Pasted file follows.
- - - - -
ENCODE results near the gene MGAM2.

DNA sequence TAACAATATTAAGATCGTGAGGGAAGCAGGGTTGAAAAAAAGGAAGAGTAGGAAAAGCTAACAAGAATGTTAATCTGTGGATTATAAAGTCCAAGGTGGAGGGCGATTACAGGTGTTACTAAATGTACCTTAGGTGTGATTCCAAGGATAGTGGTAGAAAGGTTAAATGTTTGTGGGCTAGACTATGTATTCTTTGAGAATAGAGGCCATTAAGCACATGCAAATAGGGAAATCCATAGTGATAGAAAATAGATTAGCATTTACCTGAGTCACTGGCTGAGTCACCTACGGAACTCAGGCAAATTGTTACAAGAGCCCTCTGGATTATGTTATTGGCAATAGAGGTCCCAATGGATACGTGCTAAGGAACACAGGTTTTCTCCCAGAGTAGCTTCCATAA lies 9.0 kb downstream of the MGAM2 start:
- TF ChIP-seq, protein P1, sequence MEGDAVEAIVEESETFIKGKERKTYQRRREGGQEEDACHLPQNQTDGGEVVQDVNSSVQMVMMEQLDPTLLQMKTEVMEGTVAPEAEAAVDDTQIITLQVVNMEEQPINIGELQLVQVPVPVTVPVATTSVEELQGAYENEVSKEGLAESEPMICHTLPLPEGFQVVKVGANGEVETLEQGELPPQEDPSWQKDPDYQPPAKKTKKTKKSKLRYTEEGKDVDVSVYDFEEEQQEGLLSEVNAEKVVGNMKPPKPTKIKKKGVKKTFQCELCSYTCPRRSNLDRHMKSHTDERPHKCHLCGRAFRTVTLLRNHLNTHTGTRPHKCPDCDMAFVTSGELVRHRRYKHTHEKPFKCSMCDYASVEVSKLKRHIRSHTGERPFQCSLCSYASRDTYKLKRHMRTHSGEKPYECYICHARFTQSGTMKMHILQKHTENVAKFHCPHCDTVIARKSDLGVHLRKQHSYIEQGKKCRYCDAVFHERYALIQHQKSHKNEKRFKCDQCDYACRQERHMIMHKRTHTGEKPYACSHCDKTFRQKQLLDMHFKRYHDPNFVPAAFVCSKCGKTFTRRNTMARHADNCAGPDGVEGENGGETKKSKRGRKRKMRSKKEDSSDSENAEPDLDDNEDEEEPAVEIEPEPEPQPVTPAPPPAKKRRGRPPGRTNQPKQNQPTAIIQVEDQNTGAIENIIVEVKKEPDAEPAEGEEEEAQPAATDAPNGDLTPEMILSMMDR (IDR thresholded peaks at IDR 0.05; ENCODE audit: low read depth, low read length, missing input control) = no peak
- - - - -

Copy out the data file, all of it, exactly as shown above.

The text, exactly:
ENCODE results near the gene MGAM2.

DNA sequence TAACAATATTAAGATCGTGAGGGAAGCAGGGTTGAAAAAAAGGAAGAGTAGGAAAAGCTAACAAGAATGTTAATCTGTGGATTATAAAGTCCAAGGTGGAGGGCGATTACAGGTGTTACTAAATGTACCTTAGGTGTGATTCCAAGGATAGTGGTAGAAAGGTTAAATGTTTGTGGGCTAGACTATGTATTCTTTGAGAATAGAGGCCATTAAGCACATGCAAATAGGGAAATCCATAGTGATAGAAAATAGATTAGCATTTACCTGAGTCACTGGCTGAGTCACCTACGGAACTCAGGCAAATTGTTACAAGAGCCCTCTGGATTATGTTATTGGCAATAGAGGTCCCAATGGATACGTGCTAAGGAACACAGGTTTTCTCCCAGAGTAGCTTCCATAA lies 9.0 kb downstream of the MGAM2 start:
- TF ChIP-seq, protein P1, sequence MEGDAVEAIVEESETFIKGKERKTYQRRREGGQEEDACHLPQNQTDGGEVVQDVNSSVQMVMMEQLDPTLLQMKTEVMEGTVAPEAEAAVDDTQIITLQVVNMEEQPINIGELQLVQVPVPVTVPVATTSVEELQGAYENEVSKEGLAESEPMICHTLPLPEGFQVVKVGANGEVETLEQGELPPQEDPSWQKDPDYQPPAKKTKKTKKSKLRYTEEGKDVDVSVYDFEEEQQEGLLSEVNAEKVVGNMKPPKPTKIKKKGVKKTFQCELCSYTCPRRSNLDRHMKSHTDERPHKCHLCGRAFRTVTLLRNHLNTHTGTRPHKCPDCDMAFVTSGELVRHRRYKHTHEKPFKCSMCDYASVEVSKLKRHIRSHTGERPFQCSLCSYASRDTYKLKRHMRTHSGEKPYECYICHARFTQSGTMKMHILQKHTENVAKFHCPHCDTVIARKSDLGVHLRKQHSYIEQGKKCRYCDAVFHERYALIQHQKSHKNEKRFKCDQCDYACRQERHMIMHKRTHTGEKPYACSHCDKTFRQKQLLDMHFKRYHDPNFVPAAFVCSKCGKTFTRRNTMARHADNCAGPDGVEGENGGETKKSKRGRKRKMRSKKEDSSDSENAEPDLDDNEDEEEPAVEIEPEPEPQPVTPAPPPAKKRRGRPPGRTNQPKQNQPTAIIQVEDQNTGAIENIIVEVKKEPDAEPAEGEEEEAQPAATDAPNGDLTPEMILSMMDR (IDR thresholded peaks at IDR 0.05; ENCODE audit: low read depth, low read length, missing input control) = no peak